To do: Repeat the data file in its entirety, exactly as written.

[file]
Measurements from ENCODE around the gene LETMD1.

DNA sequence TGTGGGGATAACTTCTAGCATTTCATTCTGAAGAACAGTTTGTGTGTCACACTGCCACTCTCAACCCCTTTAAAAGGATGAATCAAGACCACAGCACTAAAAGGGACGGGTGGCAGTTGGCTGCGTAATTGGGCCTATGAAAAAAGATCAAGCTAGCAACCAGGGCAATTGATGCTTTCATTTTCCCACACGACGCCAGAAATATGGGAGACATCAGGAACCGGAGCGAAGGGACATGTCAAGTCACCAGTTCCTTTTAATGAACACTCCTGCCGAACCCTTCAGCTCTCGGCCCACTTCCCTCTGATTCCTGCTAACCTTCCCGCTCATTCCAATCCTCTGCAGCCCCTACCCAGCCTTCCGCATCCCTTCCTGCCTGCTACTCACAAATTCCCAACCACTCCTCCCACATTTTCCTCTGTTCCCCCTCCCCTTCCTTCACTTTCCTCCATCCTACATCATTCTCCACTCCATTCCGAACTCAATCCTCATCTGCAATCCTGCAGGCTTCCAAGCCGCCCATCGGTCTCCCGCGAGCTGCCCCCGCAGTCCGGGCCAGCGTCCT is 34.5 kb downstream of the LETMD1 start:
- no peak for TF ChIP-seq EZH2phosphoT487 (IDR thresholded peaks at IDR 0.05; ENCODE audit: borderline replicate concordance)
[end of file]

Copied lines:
Measurements from ENCODE around the gene LETMD1.

DNA sequence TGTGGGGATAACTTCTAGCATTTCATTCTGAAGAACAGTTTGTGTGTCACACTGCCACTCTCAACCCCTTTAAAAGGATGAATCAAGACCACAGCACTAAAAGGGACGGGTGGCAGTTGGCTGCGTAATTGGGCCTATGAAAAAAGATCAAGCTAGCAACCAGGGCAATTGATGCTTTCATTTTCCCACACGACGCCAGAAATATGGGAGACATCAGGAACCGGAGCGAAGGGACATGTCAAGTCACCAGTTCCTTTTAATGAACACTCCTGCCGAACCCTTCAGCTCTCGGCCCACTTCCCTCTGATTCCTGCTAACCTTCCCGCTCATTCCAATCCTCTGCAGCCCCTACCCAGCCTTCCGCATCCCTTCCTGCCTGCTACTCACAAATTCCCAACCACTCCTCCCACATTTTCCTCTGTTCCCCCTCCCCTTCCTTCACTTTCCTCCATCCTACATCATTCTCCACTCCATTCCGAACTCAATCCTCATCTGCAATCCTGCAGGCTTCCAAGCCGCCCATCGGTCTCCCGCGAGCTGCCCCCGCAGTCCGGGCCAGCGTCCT is 34.5 kb downstream of the LETMD1 start:
- no peak for TF ChIP-seq EZH2phosphoT487 (IDR thresholded peaks at IDR 0.05; ENCODE audit: borderline replicate concordance)